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“Did you know that this one tastes different from the TV Guide? Not better, just different.”

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“I’m sorry, Mommy. I was desperate.”

 

I want to live at Dogtown

There was a show on the National Geographic channel a few years ago set at an Animal Sanctuary in Utah called “Best Friends.” They have separate enclosures for birds and cats and rabbits and horses and pigs, and the section for dogs is called Dogtown.

dogtown

The show focused on their work with last chance dogs, and how they try to give them better lives. Each dog has a team of veterinarians and groomers and trainers and volunteers looking out for them, and coming up with creative ideas for how to help them with problems other shelters couldn’t solve. So a half-blind, ten year old dog, who couldn’t walk on a leash, had people brainstorming ways to help him live his best possible life. And, if they couldn’t find him a forever home, he would always have a home at the sanctuary.

The Dogtown staff

The Dogtown staff

Dogtown represents the kind of safety net I wish we all had, pets and humans alike, because the volunteers and groomers and vets and trainers at Dogtown seemed to be infused with a level of compassion and persistence you don’t find in regular life. The problem is that most shelters are not Dogtown. Some have the compassion, but not the skill, or they have the volunteers, but not the money, or the space.

            The shelter where we got Butterfly subsidizes her medical care, and sends buses to pick up dogs from puppy mills all the time, but they have no mandate to train the dogs, or help them overcome social deficits. Their goal is to send the dogs out to new homes as soon as possible.

My Butterfly, with her Duckie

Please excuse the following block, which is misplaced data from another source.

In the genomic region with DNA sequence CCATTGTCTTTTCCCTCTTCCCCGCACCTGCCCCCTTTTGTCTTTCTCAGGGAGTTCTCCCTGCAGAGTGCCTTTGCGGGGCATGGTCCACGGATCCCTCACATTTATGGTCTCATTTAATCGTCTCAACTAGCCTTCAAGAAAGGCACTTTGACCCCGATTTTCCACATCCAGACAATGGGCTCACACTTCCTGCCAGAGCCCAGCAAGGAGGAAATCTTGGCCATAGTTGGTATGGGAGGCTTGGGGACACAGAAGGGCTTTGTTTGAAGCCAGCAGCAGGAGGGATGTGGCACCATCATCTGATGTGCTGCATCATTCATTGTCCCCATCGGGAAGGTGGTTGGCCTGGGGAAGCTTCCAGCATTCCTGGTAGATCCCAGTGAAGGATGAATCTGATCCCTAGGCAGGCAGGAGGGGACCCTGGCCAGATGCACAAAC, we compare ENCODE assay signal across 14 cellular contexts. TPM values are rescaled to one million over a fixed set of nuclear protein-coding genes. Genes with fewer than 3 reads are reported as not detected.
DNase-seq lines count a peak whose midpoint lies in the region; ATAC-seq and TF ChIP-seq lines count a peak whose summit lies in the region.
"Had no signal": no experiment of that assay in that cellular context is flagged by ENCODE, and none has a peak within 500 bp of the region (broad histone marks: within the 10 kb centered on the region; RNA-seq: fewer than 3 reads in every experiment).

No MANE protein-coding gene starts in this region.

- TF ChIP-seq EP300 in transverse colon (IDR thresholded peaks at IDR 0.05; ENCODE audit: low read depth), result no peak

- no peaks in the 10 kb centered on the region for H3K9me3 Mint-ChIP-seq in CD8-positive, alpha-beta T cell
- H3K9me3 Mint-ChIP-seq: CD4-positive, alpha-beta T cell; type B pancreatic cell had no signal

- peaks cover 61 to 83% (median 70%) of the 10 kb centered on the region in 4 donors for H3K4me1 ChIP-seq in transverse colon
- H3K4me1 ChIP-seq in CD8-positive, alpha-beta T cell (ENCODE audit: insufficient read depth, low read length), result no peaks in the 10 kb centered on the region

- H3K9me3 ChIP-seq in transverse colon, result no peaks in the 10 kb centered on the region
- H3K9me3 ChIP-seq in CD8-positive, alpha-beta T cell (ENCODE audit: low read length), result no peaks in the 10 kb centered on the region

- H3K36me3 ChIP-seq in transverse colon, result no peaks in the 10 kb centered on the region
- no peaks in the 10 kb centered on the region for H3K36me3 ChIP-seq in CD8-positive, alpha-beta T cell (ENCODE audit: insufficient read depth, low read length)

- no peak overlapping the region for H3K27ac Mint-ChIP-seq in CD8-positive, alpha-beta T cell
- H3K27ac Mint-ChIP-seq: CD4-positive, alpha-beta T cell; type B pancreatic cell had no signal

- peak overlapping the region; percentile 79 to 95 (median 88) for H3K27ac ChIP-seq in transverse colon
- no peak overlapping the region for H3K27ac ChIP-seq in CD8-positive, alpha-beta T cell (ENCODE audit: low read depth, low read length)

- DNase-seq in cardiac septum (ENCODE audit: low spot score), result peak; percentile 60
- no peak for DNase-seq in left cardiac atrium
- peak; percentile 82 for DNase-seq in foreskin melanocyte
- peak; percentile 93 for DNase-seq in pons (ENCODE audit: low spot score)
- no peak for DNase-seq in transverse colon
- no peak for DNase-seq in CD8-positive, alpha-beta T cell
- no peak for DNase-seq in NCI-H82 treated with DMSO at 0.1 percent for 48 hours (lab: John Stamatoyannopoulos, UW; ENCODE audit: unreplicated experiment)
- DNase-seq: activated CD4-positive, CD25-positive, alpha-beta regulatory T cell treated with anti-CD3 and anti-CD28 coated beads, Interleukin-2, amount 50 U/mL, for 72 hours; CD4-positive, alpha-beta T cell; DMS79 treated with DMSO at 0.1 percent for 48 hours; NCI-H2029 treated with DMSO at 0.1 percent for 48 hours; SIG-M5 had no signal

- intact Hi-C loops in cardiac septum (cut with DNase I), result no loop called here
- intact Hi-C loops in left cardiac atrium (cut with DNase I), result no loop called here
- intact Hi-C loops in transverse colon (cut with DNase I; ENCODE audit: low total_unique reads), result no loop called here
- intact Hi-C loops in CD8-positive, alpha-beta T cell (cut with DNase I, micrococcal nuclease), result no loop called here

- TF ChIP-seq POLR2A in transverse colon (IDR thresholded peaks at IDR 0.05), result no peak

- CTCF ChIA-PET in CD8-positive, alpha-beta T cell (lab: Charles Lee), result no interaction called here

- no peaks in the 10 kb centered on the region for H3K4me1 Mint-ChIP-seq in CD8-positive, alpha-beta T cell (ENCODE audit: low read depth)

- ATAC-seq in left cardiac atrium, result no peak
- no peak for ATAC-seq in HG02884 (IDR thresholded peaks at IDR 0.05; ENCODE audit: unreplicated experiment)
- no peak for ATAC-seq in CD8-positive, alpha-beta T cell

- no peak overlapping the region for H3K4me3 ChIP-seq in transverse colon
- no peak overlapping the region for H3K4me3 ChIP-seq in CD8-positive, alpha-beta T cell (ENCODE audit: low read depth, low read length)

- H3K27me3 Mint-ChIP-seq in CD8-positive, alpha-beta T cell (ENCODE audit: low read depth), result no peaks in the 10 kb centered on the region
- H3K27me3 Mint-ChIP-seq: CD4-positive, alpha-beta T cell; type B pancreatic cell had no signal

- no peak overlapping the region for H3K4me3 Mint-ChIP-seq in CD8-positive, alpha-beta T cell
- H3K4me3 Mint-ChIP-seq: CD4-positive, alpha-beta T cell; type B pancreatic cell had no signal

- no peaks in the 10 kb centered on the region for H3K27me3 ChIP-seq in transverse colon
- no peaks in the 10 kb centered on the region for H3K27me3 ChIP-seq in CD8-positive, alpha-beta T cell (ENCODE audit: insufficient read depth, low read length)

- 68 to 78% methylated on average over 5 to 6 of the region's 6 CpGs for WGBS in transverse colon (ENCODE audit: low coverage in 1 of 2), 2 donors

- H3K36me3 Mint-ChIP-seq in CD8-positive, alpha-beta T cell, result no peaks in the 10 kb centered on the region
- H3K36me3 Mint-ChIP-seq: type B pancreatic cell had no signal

My Butterfly, with her Duckie

Dogtown, the TV show, went into different aspects of dog rescue work: fostering, volunteering, emergency interventions off site, veterinary care and training. And I kept wanting to be part of what they were doing. They made it look possible, even when they were crying, or struggling to come up with answers. I imagined myself in all of the different jobs, but I couldn’t quite believe I’d be up to the challenge. I don’t think I would be good at short term foster care, for example. My heart would keep breaking without enough time to heal in between dogs. I know myself well enough to know I don’t have the Teflon for that.

            I’ve wanted to work with dogs for a long time. When I was in my early twenties, I volunteered at a small no kill shelter, because I thought it might be something I’d be good at. But the established volunteers made me feel like I was in the way and they were doing me a favor by letting me help out with the cats. Dogs were too advanced for a beginner like me, they said. I started to believe that my need to be helpful was actually selfish and a character flaw.

            Recently, after watching repeats of old episodes of Dogtown, I was inspired to look into volunteering again, and found a class advertized at a nearby shelter. Mom wrote to them to ask for information and the email they sent back said that we could take their class in how to volunteer, but we’d be damn lucky if they had an actual spot for us in their schedule, ever. I’m paraphrasing. But the message I heard was, of course you want to volunteer with dogs, so does everyone else. What makes you so special?

            My dream would be to have my own menagerie of dogs to take care of at my own home, without other people around to tell me I’m not good enough. I’d need more money, and time to make sure the dogs have all of the love and medical care and training they need to thrive. I think I could be good at that.

Butterfly and Cricket

Butterfly and Cricket

My Dina

My Dina

Delilah

Delilah

and one of her many puppies

and one of her many puppies

Rachel dog, my first babysitter

Rachel dog, my first babysitter